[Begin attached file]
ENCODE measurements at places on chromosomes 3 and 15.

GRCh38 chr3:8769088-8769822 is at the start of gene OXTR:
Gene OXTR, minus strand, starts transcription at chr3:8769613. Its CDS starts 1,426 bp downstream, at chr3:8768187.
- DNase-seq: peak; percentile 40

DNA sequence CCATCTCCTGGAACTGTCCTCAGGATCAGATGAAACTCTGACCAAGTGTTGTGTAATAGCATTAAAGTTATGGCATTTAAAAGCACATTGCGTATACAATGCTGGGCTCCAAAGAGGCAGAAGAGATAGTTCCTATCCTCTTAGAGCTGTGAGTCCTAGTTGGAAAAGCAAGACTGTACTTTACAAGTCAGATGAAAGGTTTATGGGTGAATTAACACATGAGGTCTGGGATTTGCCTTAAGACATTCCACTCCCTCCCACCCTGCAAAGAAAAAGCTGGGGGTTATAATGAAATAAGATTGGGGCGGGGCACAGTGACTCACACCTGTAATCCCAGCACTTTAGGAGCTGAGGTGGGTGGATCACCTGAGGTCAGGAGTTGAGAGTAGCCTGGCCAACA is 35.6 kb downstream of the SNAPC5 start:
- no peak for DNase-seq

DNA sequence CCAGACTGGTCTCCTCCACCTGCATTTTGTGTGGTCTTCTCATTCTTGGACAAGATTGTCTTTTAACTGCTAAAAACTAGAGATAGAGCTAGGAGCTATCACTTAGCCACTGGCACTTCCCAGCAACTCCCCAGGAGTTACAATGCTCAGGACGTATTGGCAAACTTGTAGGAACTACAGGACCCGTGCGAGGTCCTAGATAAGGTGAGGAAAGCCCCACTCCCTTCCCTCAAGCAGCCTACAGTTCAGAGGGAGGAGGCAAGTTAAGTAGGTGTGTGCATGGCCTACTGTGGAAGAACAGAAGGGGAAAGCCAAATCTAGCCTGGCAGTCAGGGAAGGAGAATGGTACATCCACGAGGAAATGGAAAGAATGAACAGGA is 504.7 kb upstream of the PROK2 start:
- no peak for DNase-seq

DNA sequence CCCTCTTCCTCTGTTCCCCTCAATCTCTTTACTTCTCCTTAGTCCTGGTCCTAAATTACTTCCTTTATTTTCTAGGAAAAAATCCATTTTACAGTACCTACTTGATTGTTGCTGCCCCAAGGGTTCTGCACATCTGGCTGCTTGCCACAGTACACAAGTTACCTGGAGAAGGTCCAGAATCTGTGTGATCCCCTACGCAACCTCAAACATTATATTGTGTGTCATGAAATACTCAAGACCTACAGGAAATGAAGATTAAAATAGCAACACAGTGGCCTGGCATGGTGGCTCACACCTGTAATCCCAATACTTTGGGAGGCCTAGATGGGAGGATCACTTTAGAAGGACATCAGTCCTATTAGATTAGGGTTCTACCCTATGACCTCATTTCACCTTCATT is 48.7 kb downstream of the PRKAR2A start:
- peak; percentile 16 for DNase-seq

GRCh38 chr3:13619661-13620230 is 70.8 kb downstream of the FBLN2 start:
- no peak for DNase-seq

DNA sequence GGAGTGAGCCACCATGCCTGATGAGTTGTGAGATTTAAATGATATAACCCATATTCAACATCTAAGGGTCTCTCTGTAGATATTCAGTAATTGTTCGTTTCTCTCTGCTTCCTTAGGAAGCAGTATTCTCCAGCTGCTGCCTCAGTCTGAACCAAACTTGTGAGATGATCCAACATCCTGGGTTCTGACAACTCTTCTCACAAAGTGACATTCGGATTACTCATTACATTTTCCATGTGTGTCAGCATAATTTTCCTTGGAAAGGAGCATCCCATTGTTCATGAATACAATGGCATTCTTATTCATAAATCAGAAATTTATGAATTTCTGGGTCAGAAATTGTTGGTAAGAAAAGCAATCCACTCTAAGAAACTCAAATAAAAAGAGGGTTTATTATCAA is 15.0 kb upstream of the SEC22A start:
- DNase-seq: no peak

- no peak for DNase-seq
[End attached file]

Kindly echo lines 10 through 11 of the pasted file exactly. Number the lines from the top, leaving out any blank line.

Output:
- peak; percentile 16 for DNase-seq

GRCh38 chr3:13619661-13620230 is 70.8 kb downstream of the FBLN2 start: